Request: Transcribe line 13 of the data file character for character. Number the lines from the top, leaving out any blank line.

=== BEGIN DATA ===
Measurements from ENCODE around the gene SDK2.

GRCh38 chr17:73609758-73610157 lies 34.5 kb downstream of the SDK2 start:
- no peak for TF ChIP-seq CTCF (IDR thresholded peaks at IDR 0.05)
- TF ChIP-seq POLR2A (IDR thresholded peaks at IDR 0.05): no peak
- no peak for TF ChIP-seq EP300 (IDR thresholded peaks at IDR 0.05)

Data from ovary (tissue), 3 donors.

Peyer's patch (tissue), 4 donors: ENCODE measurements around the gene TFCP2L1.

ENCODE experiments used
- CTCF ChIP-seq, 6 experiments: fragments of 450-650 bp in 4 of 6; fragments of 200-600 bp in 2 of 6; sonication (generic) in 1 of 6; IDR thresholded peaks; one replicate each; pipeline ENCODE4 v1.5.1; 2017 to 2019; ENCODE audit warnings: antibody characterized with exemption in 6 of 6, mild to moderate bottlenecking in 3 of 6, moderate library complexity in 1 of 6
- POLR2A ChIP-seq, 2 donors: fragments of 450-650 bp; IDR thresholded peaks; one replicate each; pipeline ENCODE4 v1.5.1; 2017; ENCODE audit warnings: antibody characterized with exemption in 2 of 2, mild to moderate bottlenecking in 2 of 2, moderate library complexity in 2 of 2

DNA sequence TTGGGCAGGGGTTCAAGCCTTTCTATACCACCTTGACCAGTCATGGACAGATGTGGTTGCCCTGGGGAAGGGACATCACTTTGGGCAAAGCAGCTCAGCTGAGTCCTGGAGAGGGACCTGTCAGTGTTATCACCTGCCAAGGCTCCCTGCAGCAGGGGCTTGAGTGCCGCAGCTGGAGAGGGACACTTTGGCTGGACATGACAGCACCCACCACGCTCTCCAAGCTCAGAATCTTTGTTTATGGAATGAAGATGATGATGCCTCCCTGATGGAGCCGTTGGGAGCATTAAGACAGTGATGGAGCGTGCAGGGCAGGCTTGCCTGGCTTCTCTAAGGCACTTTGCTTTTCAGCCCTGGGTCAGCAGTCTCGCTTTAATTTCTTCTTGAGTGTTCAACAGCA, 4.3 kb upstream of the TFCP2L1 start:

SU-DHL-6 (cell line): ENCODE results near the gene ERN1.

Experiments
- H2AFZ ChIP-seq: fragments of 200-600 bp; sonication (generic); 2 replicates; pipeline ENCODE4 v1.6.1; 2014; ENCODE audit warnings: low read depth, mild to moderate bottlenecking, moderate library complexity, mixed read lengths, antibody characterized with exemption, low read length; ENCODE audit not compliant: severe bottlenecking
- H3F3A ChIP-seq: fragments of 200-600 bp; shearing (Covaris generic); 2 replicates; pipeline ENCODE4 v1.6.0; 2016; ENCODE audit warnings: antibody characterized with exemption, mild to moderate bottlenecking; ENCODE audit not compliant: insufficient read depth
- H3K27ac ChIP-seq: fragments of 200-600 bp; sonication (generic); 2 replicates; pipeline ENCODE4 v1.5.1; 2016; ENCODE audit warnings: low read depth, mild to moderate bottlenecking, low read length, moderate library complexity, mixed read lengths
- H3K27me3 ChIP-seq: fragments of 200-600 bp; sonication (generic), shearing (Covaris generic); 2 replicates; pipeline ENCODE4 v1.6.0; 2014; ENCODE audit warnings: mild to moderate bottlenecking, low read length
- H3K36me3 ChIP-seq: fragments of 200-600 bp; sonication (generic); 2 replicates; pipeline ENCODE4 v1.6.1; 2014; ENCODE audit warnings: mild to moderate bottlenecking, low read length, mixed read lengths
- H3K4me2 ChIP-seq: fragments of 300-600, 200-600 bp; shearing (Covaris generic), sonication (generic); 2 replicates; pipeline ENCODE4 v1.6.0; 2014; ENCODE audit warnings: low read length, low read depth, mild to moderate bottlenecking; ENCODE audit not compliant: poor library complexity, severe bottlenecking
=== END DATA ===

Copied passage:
Experiments